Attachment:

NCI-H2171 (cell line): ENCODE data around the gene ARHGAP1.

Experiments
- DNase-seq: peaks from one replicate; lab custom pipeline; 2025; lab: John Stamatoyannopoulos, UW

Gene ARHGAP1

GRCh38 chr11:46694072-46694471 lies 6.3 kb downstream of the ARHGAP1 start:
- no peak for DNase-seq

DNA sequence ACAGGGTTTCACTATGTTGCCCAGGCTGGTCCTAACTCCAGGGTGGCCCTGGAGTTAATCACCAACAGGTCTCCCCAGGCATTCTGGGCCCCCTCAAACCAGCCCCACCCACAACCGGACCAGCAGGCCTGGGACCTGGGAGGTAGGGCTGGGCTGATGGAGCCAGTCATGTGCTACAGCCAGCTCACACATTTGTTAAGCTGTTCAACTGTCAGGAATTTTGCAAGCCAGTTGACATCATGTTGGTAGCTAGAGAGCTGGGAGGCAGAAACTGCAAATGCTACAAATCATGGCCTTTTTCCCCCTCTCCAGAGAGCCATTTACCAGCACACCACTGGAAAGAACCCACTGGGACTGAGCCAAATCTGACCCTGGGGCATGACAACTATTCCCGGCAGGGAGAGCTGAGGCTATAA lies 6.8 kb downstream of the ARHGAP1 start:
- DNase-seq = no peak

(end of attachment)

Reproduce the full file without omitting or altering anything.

NCI-H2171 (cell line): ENCODE data around the gene ARHGAP1.

Experiments
- DNase-seq: peaks from one replicate; lab custom pipeline; 2025; lab: John Stamatoyannopoulos, UW

Gene ARHGAP1

GRCh38 chr11:46694072-46694471 lies 6.3 kb downstream of the ARHGAP1 start:
- no peak for DNase-seq

DNA sequence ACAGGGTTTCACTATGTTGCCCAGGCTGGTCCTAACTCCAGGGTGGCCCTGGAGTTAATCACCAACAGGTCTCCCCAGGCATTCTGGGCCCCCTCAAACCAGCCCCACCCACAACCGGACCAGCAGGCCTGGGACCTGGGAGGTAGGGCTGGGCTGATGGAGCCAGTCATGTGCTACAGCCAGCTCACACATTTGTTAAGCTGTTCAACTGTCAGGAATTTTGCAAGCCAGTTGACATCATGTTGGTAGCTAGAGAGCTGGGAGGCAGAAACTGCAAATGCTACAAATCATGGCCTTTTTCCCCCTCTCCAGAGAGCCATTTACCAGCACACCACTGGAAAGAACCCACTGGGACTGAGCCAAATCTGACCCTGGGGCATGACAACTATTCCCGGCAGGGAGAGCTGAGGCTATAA lies 6.8 kb downstream of the ARHGAP1 start:
- DNase-seq = no peak